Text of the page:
However, the process of recovery had only just started. Even as I was making progress, medicinewise, my father’s situation remained the same, more or less. Also, over the years, his diagnosis was clear, that of bipolar disorder, and it had been made clear to him on more occasions than one, that his illness would require lifelong management, care and possibly medication. This was not acceptable to him. Mostly because of the stigma of being on medication for a mental illness, and even more so, being a man.

Each time he snapped out of the depression, he would discontinue his visits to the psychiatrist and his medication. And each time, all of us shared the brunt. My illness, meanwhile, got better and worse in phases. It was never a linear path.

Due to sheer ignorance about mental illness, I often found myself left behind. Low levels of self esteem and the overall guilt, shame, burden and stigma of having depression landed me in an abusive relationship, which further aggravated the state of my mental health. I had managed to continue with my studies and obtained an admission for a postgraduate degree in social work.

In my studies too, I was nowhere close to acceptable. I would miss classes and not attend fieldwork. Unfortunately, due to a lack of awareness, this was construed as a personal failing. I was told to my face that- “depression was nothing but an excuse”, to “cheer up”, and informed that, “medicine was not the solution to depression”. This outlook and what I no longer regard as my own personal failing, led to my eventually being given a year back for the degree. Nothing was working. However, there was one professor who taught me mental health–Shweta Ma’am whom I confided in, and for the years to come, she always stood by me.

She is an experienced social worker, specialising in mental health. She motivated me to get back to the department and finish my degree. She arranged therapy sessions for me and all my much needed psycho-education came from her, about my own illness and also that of my father. Eventually, she went on to be my field work supervisor and on many occasions, I would turn up with my field work reports not written. She would let me use her cabin space and work and would inevitably get a chai and samosa in between. Eventually, relentlessly, hopefully and hopelessly, the postgraduate degree was completed and I even cleared my Junior Research Fellowship exam. I am working on my research proposal now and exploring areas of interest. Shweta Ma’am provides her expert feedback and opinion at each point; also, beyond a shred of doubt, I have chosen to work on mental health as my area of interest.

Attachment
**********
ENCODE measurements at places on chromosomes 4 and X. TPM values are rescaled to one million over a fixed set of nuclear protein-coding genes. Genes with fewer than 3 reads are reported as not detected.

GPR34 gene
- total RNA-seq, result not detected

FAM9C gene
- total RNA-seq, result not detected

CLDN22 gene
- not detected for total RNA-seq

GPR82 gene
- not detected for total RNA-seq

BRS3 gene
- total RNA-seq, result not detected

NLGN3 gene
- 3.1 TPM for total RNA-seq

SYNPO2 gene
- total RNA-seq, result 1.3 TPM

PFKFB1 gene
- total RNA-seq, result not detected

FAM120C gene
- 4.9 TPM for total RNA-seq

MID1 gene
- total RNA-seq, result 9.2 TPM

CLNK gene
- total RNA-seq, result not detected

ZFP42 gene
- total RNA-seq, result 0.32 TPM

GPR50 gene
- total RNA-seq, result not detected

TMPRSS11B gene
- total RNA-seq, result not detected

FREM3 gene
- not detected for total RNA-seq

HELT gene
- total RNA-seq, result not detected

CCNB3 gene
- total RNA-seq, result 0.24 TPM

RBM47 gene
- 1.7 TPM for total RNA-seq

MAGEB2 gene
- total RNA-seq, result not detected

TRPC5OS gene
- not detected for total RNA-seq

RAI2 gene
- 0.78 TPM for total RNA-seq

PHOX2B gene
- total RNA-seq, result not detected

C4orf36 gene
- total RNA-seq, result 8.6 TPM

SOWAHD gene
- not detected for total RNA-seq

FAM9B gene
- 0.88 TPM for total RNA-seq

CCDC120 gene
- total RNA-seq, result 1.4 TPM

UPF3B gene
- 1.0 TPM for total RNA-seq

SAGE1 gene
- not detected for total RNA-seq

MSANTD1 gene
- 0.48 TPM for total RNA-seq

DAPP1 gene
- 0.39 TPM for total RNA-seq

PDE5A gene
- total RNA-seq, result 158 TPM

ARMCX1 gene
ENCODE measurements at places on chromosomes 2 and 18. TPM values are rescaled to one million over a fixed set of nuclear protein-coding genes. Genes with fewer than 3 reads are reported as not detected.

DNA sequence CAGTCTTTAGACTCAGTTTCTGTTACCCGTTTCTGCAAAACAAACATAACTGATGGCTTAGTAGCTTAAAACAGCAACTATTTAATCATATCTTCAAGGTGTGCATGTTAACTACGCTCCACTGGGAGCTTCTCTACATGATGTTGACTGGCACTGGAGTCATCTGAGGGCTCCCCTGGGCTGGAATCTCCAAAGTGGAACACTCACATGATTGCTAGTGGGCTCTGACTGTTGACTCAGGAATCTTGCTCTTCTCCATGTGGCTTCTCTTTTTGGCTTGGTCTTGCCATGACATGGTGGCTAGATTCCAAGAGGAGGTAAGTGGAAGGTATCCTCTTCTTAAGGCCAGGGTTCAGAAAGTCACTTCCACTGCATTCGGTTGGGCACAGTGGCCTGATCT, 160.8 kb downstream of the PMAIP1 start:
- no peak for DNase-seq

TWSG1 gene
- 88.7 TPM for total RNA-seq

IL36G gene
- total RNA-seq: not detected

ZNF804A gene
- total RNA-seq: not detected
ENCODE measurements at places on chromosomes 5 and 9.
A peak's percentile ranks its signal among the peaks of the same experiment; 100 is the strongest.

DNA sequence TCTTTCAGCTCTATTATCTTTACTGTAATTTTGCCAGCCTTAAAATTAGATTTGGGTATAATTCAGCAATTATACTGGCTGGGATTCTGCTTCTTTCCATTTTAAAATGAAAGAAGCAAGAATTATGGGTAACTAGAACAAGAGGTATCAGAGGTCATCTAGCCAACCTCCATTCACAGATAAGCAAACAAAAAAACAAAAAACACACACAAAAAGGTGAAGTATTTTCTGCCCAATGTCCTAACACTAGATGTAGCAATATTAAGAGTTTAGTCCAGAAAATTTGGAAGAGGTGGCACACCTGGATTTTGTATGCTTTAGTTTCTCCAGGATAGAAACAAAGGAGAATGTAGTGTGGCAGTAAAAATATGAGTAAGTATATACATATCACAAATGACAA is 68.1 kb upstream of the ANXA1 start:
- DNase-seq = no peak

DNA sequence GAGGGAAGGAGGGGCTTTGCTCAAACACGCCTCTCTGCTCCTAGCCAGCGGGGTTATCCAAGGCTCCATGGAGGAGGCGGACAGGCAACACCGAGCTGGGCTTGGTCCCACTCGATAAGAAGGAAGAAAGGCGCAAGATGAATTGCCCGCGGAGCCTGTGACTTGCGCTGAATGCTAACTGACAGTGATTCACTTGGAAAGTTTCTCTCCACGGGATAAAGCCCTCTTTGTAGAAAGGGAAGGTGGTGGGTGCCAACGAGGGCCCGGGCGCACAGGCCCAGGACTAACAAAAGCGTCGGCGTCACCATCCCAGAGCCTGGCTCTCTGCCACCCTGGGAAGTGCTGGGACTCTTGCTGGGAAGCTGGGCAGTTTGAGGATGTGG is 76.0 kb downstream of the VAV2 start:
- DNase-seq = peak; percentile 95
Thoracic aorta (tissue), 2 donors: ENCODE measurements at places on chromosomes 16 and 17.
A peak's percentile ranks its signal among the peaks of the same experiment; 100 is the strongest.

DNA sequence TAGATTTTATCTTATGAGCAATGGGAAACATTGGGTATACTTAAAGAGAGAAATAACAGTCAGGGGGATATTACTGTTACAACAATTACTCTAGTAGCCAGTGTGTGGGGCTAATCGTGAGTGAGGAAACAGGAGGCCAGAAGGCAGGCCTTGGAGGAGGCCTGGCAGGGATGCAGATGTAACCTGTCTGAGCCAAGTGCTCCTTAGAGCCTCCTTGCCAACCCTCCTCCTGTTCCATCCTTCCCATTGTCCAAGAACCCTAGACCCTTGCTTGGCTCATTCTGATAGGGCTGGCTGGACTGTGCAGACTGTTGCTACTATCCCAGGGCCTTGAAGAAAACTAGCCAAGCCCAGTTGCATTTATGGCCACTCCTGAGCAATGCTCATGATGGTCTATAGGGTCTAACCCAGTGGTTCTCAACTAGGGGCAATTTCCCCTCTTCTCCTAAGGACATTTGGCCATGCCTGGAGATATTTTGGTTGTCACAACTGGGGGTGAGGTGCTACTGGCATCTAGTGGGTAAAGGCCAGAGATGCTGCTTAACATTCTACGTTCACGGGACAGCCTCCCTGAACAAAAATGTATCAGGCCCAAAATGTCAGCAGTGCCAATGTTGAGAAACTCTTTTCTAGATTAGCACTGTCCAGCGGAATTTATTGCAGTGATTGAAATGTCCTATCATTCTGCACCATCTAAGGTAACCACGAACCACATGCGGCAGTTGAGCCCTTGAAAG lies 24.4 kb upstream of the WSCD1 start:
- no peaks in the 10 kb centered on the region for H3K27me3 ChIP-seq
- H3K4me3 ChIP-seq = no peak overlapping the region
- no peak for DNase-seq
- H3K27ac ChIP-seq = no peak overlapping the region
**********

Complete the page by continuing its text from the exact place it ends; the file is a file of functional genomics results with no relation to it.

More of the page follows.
Life looks better now, the sense of mastery and self esteem have definitely risen for me.

As for my father, he is still not regular with his medication and my mother faces extreme burn out a lot of times.

However, during all these years, the thing of value that I have learnt is the subtle art of not giving up.

In the direst hour of my life, I was not given up on and that is inspiration enough to not give up ever. Also, because with mental health recovery, the turning point might just be around the corner.

Retrospectively and with a lot of reading and psycho-education, there is honestly not much to complain about. There are just a few things I wonder about…

If only my father was diagnosed earlier and there was no shame in taking his medicine and seeking support.

If only wife beating was unspeakable and unheard of. If only that biology textbook also talked about psychological first aid for when your head was about to rupture.

If only more people were trained to be like Shweta Ma’am. If only those people were found in our everyday communities and not just in numbingly overcrowded or painfully elite set ups.

If only we could all talk, of our fears, our hopes, our aspirations and most importantly, our imperfections without the looming threat of being tagged, stigmatized and ostracized…

I would probably still be writing this story… but its plot would have been very different!

TAGS #anxiety #caregiver #depression #family #mentalhealth #support #therapy #violence